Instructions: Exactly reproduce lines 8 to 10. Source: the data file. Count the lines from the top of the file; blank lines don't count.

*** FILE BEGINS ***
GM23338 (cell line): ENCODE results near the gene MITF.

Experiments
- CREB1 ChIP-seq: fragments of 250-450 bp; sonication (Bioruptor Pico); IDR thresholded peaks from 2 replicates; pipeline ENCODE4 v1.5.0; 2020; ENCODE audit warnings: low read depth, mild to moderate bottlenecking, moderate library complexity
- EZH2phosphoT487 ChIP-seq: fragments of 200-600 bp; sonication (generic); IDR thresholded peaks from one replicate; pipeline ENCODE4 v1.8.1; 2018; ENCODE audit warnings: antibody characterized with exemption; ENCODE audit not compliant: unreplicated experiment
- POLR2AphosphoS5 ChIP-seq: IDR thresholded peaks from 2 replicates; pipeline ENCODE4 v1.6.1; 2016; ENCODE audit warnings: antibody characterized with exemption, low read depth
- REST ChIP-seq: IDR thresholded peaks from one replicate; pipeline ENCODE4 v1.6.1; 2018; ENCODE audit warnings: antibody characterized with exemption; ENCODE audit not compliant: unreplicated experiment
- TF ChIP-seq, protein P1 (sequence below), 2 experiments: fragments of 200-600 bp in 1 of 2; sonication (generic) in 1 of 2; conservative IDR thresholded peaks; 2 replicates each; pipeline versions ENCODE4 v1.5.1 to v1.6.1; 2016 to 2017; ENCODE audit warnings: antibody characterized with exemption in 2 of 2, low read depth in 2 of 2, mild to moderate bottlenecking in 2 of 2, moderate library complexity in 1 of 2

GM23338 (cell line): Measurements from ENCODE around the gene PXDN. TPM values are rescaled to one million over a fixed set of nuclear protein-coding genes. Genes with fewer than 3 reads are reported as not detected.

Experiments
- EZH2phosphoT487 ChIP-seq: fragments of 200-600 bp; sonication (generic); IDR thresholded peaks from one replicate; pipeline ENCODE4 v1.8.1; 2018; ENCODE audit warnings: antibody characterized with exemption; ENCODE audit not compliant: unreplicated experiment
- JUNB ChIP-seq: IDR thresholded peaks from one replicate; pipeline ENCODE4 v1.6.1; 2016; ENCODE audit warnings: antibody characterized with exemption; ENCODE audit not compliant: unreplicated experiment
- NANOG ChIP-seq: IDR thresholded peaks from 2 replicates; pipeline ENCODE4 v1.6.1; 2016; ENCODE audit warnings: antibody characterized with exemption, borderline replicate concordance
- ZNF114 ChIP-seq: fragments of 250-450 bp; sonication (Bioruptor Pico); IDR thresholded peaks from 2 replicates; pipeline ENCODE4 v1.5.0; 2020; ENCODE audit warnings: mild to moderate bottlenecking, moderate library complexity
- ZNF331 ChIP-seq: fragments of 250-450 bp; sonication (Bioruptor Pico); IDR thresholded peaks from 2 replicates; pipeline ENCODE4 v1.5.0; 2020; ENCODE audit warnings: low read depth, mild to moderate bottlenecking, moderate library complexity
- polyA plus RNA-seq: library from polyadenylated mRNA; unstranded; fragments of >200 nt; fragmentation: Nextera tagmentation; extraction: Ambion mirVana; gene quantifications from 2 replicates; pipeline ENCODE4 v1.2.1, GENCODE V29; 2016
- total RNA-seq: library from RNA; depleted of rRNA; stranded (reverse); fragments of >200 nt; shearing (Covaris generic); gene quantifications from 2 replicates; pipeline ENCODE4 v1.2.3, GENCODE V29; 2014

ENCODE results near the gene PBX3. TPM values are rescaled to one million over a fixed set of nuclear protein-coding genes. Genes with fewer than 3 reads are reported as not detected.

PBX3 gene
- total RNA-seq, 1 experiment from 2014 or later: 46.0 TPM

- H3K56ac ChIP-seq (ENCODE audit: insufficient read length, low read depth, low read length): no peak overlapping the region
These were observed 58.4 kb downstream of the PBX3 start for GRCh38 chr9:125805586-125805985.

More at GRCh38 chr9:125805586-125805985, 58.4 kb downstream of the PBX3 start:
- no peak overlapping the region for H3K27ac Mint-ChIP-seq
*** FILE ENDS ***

GM23338 (cell line): Measurements from ENCODE around the gene PXDN. TPM values are rescaled to one million over a fixed set of nuclear protein-coding genes. Genes with fewer than 3 reads are reported as not detected.

Experiments
- EZH2phosphoT487 ChIP-seq: fragments of 200-600 bp; sonication (generic); IDR thresholded peaks from one replicate; pipeline ENCODE4 v1.8.1; 2018; ENCODE audit warnings: antibody characterized with exemption; ENCODE audit not compliant: unreplicated experiment